Gold, the bellwether of market and economic trends, has opened slightly higher this week. The reason? A somewhat weaker dollar.
There has been a five week slump in gold prices, but as last week closed, the price jumped up by about $24. The precious yellow metal reopened on Monday at $952.40 and then started a slow, penny by penny, climb upward. The dollar is being tugged downward by oil prices, which are almost always troublesome.
There was some good news for the dollar last week, which was why the price hike, however slight, was surprising. Both Goldman Sachs and JP Morgan Chase reported their earnings and surprised Wall Street. Goldman Sachs had earned roughly twice as much as expected, over $3 Billion in this lengthy bear market. While JPMorgan Chase reported its own happy news. The recovery of these two banking giants was good news in this period of long faces and boosted morale of investors while the larger market waits to see what good, if any, this news will do.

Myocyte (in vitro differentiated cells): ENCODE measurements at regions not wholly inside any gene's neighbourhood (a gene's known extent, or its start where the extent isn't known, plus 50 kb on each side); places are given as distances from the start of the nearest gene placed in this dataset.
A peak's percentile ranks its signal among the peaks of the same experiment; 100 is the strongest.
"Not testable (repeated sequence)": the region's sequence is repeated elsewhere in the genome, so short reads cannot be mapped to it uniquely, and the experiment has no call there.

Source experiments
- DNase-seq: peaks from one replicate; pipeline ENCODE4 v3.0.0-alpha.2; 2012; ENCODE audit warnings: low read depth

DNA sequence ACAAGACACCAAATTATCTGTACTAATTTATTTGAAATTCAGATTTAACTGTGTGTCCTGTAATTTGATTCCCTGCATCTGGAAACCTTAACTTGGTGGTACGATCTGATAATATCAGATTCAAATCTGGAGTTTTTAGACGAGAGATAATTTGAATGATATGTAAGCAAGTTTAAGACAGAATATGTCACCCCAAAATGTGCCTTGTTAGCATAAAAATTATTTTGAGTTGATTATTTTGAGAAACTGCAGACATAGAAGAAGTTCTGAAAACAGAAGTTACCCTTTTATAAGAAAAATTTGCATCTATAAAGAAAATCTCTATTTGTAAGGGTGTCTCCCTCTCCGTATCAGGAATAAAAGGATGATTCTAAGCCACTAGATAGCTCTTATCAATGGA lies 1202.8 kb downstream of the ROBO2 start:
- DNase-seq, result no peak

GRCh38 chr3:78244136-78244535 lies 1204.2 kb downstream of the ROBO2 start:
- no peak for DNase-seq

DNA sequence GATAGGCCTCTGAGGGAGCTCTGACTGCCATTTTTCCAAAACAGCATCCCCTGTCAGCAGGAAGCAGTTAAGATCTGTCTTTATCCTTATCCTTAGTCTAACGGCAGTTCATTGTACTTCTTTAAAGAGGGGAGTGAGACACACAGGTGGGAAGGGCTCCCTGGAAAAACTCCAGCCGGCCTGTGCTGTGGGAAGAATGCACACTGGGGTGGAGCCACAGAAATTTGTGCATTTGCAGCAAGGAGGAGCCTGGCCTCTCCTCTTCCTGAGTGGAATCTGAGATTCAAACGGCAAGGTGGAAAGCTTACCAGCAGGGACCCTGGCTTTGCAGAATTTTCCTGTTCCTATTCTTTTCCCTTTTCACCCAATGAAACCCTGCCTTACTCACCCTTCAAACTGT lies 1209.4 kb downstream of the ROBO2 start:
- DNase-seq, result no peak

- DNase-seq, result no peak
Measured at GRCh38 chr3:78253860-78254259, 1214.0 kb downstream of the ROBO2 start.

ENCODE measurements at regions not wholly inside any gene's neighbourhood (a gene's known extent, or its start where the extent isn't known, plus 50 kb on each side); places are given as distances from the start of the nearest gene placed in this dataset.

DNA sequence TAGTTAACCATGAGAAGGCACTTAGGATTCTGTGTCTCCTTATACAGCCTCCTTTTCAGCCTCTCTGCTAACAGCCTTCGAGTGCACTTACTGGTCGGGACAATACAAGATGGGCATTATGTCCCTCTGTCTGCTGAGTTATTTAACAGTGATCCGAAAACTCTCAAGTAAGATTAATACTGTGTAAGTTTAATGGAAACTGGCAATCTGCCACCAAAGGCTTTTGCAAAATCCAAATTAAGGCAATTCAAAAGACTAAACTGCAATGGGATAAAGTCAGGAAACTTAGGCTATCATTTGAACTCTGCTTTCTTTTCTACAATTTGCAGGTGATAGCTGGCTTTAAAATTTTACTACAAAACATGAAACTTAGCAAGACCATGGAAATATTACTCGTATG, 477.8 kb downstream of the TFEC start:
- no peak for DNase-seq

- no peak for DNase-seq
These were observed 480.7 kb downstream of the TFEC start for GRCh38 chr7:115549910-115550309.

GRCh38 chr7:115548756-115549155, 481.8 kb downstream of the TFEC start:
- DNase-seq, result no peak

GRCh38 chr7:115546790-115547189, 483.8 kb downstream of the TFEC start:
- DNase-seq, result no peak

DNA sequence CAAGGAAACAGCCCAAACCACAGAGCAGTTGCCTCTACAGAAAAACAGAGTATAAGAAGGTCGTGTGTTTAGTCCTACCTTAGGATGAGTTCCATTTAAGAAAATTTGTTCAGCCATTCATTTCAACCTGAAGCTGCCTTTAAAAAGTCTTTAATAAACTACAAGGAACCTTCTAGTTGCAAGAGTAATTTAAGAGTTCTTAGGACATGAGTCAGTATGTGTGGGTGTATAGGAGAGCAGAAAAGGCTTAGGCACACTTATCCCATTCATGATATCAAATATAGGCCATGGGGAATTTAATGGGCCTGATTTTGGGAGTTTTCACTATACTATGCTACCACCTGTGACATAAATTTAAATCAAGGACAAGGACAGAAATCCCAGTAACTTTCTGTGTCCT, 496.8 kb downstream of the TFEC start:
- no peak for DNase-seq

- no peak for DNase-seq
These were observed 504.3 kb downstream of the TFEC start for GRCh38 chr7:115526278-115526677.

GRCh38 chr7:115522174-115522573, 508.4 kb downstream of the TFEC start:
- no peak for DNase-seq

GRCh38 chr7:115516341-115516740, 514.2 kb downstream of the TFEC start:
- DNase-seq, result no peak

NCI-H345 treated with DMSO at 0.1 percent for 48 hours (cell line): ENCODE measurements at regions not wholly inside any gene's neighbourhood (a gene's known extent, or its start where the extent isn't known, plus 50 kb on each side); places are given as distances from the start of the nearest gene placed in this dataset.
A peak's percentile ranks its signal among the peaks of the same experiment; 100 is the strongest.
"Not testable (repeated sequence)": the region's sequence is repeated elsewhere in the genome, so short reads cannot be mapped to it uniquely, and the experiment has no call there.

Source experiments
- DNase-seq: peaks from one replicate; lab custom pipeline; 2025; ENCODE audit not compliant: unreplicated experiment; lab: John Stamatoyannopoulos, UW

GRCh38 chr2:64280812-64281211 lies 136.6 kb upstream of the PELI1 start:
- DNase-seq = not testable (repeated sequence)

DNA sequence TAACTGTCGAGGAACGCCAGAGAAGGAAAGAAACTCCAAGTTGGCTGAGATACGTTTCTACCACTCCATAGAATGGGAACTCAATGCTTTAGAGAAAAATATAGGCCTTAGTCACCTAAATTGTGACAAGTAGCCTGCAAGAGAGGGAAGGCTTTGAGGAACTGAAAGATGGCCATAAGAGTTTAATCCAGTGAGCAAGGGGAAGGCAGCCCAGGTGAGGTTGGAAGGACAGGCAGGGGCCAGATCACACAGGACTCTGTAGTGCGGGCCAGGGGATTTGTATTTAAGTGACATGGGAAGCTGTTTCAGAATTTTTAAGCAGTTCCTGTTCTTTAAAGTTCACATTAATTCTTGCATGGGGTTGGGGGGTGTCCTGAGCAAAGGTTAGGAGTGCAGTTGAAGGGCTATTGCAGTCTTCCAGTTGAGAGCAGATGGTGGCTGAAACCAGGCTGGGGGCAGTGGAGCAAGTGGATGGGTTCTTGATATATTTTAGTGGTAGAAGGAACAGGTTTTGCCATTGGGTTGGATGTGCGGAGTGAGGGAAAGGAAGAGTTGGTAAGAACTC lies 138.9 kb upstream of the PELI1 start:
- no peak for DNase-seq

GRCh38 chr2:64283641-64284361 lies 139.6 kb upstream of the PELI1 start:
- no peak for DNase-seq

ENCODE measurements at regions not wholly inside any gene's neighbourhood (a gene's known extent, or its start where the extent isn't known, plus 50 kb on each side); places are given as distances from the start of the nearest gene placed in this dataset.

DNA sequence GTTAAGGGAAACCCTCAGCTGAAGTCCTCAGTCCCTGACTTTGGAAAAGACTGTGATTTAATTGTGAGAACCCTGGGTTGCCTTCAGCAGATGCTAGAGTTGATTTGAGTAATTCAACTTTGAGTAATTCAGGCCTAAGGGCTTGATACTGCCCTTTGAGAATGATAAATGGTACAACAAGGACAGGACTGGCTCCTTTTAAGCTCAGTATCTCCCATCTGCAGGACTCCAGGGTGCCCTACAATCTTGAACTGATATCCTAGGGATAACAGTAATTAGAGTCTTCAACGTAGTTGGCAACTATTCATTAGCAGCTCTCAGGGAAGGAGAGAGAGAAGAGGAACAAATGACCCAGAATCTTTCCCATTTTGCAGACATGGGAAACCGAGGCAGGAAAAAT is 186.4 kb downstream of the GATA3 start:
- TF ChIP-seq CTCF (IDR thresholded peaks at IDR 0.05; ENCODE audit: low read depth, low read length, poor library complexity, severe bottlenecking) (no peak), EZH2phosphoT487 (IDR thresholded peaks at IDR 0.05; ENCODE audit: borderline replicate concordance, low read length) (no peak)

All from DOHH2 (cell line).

But while bankers celebrate the appearance of financial health, the dollar still hasn’t made much of a move to recover. The Dow Jones Industrials had their best week in months last week, but there is still more confusion over exactly what is going on. While investors await this week’s additional earnings reports, (American Express, Boeing, and Caterpillar, to name a few of those slated) the dollar has continued to slide, hitting a six week low against the euro. What will happen next is anyone’s guess.
When times of such great uncertainty, gold is generally considered a safe haven for investors to stash some of their (potentially) unreliable cash. And they may yet do that.
On Tuesday and Wednesday of this week, another indicator of the economy’s health will proceed to take center state. U.S. Federal Reserve Chairman Ben Bernanke will go to Congress to make his semiannual report on the economy. Investors will be keenly watching what goes on there for indications of how soon any recovery might be seen or more importantly felt. They will also want to learn from Bernanke how the government intends to wean the economy off all those government dollars that shored it up last Fall. The Fed slashed interest rates, offered rock-bottom prices on loans to keep banks afloat, and purchased government debt to ratchet down the costs of borrowing. It also pushed the Treasury to simply print more money.
The markets “thumbs up” or “thumbs down” will be swift and potentially quite painful to watch. But those who have purchased gold may know a little stability in what could be a sea of disappointment.
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Category: Gold Prices